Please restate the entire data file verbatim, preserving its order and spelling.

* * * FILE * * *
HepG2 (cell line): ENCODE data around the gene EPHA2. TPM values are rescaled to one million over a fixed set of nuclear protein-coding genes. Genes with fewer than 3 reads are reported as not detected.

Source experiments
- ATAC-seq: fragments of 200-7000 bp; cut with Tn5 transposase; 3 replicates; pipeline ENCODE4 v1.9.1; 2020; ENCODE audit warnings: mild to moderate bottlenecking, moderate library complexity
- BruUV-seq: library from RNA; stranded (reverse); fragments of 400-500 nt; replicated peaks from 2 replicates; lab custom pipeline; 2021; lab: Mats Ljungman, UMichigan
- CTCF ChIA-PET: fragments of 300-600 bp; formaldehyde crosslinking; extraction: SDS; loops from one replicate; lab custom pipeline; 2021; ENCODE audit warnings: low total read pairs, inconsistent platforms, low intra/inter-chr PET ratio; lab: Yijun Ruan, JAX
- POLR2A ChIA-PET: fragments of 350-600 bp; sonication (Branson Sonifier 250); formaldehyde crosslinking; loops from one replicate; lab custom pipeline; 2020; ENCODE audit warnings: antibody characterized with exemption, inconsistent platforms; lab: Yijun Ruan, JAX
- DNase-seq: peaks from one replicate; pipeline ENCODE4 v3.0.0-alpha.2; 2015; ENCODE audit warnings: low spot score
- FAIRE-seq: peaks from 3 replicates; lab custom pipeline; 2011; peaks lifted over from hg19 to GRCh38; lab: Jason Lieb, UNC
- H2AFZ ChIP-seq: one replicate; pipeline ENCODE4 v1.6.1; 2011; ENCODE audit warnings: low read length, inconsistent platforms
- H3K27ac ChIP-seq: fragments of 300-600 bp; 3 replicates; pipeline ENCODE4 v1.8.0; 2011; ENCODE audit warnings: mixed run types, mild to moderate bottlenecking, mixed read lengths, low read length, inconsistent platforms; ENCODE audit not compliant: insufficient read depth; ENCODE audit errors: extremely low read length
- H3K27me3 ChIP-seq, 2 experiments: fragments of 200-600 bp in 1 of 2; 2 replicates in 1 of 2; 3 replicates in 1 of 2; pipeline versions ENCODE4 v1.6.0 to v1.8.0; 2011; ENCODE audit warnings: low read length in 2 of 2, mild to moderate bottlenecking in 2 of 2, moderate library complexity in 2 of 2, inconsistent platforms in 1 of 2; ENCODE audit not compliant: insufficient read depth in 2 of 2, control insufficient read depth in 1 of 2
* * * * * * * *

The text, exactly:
HepG2 (cell line): ENCODE data around the gene EPHA2. TPM values are rescaled to one million over a fixed set of nuclear protein-coding genes. Genes with fewer than 3 reads are reported as not detected.

Source experiments
- ATAC-seq: fragments of 200-7000 bp; cut with Tn5 transposase; 3 replicates; pipeline ENCODE4 v1.9.1; 2020; ENCODE audit warnings: mild to moderate bottlenecking, moderate library complexity
- BruUV-seq: library from RNA; stranded (reverse); fragments of 400-500 nt; replicated peaks from 2 replicates; lab custom pipeline; 2021; lab: Mats Ljungman, UMichigan
- CTCF ChIA-PET: fragments of 300-600 bp; formaldehyde crosslinking; extraction: SDS; loops from one replicate; lab custom pipeline; 2021; ENCODE audit warnings: low total read pairs, inconsistent platforms, low intra/inter-chr PET ratio; lab: Yijun Ruan, JAX
- POLR2A ChIA-PET: fragments of 350-600 bp; sonication (Branson Sonifier 250); formaldehyde crosslinking; loops from one replicate; lab custom pipeline; 2020; ENCODE audit warnings: antibody characterized with exemption, inconsistent platforms; lab: Yijun Ruan, JAX
- DNase-seq: peaks from one replicate; pipeline ENCODE4 v3.0.0-alpha.2; 2015; ENCODE audit warnings: low spot score
- FAIRE-seq: peaks from 3 replicates; lab custom pipeline; 2011; peaks lifted over from hg19 to GRCh38; lab: Jason Lieb, UNC
- H2AFZ ChIP-seq: one replicate; pipeline ENCODE4 v1.6.1; 2011; ENCODE audit warnings: low read length, inconsistent platforms
- H3K27ac ChIP-seq: fragments of 300-600 bp; 3 replicates; pipeline ENCODE4 v1.8.0; 2011; ENCODE audit warnings: mixed run types, mild to moderate bottlenecking, mixed read lengths, low read length, inconsistent platforms; ENCODE audit not compliant: insufficient read depth; ENCODE audit errors: extremely low read length
- H3K27me3 ChIP-seq, 2 experiments: fragments of 200-600 bp in 1 of 2; 2 replicates in 1 of 2; 3 replicates in 1 of 2; pipeline versions ENCODE4 v1.6.0 to v1.8.0; 2011; ENCODE audit warnings: low read length in 2 of 2, mild to moderate bottlenecking in 2 of 2, moderate library complexity in 2 of 2, inconsistent platforms in 1 of 2; ENCODE audit not compliant: insufficient read depth in 2 of 2, control insufficient read depth in 1 of 2